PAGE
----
The Cross Country T5: no, not the name of a rail service you might see carving its way through the Home Counties, but the flagship model sitting atop the Volvo V40 range. With 245hp on tap and all-wheel drive, it could – at a push – be the thinking man’s Subaru WRX STI.
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To keep the V40 current, Volvo has given the range a midlife refresh, with a subtle makeover and a few tweaks to bring it in line with the XC90 and new V90/S90. With temperatures dropping, we thought it was time to take the V40 Cross Country T5 for a winter blast.
Prices and deals
You might want to sit down for this, because the price – as tested – is an eye-watering £39,800. Admittedly, Volvo has lavished this test car with £5,825 worth of options, but even £33,975 is a huge jump from the entry-level T3 Cross Country, which costs £23,555.
What are its rivals?
The V40 Cross Country is more of a jacked-up hatchback than a standard crossover, so direct rivals are thin on the ground. Consider the likes of the Mercedes-Benz GLA and DS 4 Crossback as the most obvious challengers.
It goes without saying that the V40 Cross Country must also see off a host of me-too crossovers to reign supreme in a fiercely competitive sector. Not that it needs to; the V40 Cross Country is unashamedly niche and distinctive, while the T5 is the only model in the range to offer all-wheel drive.
What engine does it use?
First, the bad news: the T5 badge no longer means there’s a 2.5-litre five-cylinder engine making evocative noises beneath the bonnet. Instead, you’ll find a 2.0-litre four-cylinder engine developing 245hp.
It means the V40 Cross Country T5 has lost one of its USPs, but it’s not all bad news…
The V40 Cross Country T5 will accelerate to 62mph in 6.4 seconds – the same time achieved by the larger 2.5-litre five-cylinder unit. Proof, if proof were needed, that Volvo’s decision to concentrate on four-cylinder Drive-E engines is no bad thing.
Will I enjoy driving it?
In the V40 Cross Country T5, much of the enjoyment stems from the sense of smug satisfaction that you’re driving an ideal winter weapon and you’ve refused to follow the crowd. It’s certainly quick, although Volvo’s ‘cotton wool’ approach to engineering dilutes any real sense of speed.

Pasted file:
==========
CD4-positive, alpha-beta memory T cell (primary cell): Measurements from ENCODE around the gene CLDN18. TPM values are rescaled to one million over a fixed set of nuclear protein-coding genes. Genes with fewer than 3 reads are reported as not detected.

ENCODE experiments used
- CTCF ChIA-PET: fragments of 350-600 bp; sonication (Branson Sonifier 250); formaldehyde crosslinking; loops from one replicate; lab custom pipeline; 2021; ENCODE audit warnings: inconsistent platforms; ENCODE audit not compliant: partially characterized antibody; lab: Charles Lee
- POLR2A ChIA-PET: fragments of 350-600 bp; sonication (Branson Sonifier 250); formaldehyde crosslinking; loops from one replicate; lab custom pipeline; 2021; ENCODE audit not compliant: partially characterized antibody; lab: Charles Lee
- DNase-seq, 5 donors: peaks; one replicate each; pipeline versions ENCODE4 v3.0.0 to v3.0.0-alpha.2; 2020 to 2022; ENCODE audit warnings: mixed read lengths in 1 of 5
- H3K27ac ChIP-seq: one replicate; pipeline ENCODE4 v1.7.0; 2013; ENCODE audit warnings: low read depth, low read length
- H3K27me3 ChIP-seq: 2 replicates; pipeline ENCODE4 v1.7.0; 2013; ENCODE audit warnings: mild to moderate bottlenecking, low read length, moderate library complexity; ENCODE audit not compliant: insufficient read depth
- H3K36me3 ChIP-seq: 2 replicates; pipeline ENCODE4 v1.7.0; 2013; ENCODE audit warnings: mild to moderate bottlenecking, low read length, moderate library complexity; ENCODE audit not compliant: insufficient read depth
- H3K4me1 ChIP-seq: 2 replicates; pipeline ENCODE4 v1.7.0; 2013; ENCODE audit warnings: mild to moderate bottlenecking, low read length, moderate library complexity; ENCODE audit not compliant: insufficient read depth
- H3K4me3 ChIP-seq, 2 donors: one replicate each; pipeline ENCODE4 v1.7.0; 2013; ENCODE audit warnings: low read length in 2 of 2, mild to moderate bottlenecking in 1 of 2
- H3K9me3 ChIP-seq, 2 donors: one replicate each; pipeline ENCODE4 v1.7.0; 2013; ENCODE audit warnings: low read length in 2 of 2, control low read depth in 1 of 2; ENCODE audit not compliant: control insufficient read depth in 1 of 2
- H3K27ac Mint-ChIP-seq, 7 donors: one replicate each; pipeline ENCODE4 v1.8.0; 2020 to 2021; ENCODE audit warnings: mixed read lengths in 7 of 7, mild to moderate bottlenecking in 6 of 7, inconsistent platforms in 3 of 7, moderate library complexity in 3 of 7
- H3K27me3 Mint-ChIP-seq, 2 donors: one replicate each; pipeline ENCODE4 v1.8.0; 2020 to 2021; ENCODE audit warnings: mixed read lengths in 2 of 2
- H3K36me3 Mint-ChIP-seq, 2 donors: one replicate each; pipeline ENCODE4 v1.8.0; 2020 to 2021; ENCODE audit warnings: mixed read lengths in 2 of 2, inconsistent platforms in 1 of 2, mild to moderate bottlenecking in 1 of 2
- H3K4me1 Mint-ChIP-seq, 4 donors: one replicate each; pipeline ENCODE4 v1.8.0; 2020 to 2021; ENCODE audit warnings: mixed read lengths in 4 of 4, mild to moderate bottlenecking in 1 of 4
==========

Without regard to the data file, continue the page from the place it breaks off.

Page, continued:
Instead, the T5 rewards you with security and reassurance, especially on damp roads and along gravel tracks. Thanks to all-wheel drive, the T5 is the only Cross Country model to take advantage of the 40mm increase in ride height.
Fuel economy and running costs
Much as we mourn the passing of the five-cylinder engine, it was never the most fuel efficient unit on the planet. Previously, the claimed 34.0mpg average meant that running a T5 was a real heart over head decision.
In the new Cross Country, your head can rest easy with a claimed 47.9mpg average. That said, over the course of a week we were left with a figure of 25.1mpg. CO2 emissions of 137g/km equates to road tax of £130 a year.
What’s the interior like?
Until the launch of the XC90, we’d have been perfectly happy with the interior in the V40 Cross Country. But Volvo is its own worst enemy, as nothing can match the beautiful simplicity and elegance of the interior found in the XC90.
On the plus side, the V40 Cross Country remains a bastion of the wonderful ‘floating’ centre console, while the fit and finish is perfectly executed. Some will find the array of buttons and switches a little offensive, but at least you get a proper handbrake.